Half million pound boost for Wick's Pulteneytown Area
23rd January 2012
With the Wick, Pulteneytown Conservation Area Regeneration Scheme (CARS) drawing to an end, The Highland Council's Planning , Environment and Development Committee has awarded two grants and agreed to submit a third to Historic Scotland for approval, worth a total of £486,585.
The Conservation Area Regeneration Scheme (CARS), funded by Historic Scotland and the Highland Council, was launched in 2007 to regenerate the Pulteneytown Conservation Area in Wick through the reuse and repair of its historic buildings.
Since CARS was set up grants have been available for works to properties situated within the Pulteneytown Conservation Area which retain and enhance the character of the area through the use of traditional materials and methods.
At Wednesday's PED Committee, Members approved £369,940 of funding from the Pultneytown CARS to the Highland Housing Alliance towards a project to stabilise properties at the Harbour Quay site. A further grant of £115K will now go to Historic Scotland for approval for work to a council owned property at 14 Telford Street which the Highland Housing Alliance will manage as part of the Harbour Quay project. £1,590 was also awarded to the owner of a B listed building in the heart of the conservation area to cover 50% of the cost to replace front and back doors with timber panelled doors.
When it was launched in 2007 the aim of the CARS was to transform derelict sites into residential properties and bring new life into Pulteneytown's historic streets. As well as CARS money, other funding has come from the Scottish Government's Vacant and Derelict Land Fund as well as income from the sale of new properties.
Councillor Ian Ross, Chairman of The Highland Council's Planning, Environment and Development Committee said: "This last significant amount of grant funding added to money already received represents a huge investment of resources put into Wick over the last 5 years. By using the funds to restore an important historical area of Wick we are not only maintaining its distinct identity and making improvements for the people who live, shop and work there but the CARS has also provided a welcome boost to the local construction industry and has supported new tourism opportunities, linked with Wick Harbour."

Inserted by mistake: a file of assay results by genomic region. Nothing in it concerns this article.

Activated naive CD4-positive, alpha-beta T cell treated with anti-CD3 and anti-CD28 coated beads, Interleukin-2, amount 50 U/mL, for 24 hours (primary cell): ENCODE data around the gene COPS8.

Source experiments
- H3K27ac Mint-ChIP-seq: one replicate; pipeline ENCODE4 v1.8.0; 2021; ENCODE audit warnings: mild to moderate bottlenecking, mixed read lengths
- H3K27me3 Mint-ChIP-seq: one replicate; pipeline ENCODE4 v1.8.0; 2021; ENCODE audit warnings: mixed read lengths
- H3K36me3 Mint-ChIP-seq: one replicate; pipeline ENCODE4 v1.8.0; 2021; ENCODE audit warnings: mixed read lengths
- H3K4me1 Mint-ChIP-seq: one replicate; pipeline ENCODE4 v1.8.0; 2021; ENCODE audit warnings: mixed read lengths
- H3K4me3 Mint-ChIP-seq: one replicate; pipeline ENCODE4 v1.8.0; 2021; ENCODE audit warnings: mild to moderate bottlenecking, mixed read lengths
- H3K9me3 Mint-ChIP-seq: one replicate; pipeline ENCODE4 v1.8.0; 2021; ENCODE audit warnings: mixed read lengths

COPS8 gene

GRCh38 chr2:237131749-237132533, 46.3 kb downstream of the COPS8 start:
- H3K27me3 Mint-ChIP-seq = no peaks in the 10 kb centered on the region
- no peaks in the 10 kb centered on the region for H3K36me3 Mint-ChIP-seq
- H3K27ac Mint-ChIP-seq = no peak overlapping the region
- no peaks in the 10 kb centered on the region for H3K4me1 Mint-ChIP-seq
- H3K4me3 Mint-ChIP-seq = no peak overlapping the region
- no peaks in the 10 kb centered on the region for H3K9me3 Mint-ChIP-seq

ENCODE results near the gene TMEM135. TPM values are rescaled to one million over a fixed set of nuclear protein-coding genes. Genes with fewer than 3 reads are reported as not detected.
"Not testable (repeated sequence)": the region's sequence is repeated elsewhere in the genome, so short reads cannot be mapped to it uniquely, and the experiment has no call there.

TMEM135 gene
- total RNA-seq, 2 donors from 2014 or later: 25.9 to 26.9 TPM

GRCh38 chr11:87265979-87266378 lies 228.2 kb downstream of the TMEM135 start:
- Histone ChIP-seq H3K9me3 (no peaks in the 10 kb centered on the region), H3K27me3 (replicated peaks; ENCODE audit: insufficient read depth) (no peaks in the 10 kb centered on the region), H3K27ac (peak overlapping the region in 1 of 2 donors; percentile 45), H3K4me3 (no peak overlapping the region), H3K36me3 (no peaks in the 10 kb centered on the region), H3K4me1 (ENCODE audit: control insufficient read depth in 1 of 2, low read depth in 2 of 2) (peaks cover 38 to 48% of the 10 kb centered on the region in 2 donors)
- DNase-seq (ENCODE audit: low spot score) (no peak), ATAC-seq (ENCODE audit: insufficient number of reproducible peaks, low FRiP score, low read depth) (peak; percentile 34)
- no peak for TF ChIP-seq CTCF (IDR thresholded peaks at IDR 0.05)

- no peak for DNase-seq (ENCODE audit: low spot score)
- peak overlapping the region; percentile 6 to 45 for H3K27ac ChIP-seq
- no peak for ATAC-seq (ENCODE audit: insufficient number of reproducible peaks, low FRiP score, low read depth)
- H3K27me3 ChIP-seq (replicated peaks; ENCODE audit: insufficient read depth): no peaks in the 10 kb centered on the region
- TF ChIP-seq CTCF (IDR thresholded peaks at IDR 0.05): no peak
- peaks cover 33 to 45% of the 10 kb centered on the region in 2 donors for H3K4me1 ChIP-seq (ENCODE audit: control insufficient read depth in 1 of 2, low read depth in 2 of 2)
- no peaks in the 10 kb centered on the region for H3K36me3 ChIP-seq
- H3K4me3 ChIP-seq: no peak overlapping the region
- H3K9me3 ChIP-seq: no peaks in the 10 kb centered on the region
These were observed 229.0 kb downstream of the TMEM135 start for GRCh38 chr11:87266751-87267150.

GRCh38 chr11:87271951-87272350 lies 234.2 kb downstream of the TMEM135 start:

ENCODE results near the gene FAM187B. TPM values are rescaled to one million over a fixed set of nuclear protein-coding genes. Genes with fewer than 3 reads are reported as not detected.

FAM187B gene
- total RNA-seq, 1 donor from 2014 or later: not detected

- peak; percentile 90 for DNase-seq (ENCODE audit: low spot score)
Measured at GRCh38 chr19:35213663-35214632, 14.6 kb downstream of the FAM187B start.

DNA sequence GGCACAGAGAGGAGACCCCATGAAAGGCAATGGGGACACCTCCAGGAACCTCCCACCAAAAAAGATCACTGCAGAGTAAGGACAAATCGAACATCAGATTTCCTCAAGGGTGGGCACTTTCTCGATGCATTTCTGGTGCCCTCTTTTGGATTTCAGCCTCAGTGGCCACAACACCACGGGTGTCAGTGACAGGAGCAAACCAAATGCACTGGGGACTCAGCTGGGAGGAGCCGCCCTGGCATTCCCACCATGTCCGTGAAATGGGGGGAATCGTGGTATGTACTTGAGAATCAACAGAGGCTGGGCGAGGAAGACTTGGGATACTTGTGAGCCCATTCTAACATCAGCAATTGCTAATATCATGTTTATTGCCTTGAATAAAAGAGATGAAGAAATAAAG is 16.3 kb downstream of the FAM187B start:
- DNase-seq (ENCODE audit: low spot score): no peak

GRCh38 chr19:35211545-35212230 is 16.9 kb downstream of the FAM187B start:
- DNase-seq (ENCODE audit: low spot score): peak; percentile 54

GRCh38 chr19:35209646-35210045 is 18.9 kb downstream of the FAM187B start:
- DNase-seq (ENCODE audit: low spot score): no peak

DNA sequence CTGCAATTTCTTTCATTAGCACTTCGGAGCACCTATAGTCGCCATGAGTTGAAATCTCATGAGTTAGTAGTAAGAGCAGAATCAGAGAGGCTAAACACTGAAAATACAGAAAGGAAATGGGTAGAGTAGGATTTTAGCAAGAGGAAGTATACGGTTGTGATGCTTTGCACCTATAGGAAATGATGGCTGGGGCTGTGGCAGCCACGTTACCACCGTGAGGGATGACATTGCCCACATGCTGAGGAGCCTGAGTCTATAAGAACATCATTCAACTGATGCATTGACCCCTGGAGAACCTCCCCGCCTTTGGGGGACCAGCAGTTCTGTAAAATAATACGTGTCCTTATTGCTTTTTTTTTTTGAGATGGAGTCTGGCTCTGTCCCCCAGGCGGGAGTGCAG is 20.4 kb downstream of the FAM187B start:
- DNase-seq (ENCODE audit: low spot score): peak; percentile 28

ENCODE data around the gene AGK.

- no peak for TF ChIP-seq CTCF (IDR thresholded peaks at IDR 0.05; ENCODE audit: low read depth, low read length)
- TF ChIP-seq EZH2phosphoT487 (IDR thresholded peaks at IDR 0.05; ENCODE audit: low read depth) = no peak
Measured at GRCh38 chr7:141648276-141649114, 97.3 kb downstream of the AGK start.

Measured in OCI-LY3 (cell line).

Over the five year scheme, which ends in March 2012, almost £200,000 of CARS funding has been distributed through 21 small grants for individual property owners. Four large grants for projects with a public benefit have attracted nearly £1 million in CARS funding. This CARS spend has attracted just under £2 million of further investment in the built heritage of Pulteneytown from the private and public sectors during the course of the Conservation Area Regeneration Scheme. The projects have ranged in scope, and include the provision of affordable housing, the conversion of a former cooperage, and repair works to the A-listed Wick Heritage Museum. Other improvements in the Pulteneytown area have also taken place recently with a new 70 berth marina in Wick Harbour which brought in funding from the Nuclear Decommissioning Authority, Highlands and Islands Enterprise and the Crown Estate.
In addition training in traditional building skills, such as lime pointing and sash and case window repair, has been provided and the CARS scheme also contributed to the production of leaflets which illustrate an architectural walk through the Thomas Telford designed conservation area.
Wick Councillor Bill Fernie said, "This is a welcome boost to the improvements that have been ongoing over the past few years in the Pultenyetown area of Wick. It is another sign that we are fully committed to making more improvements to the town increasing job opportunities, training and improving the whole infrastructure making the place a much more attractive place to live".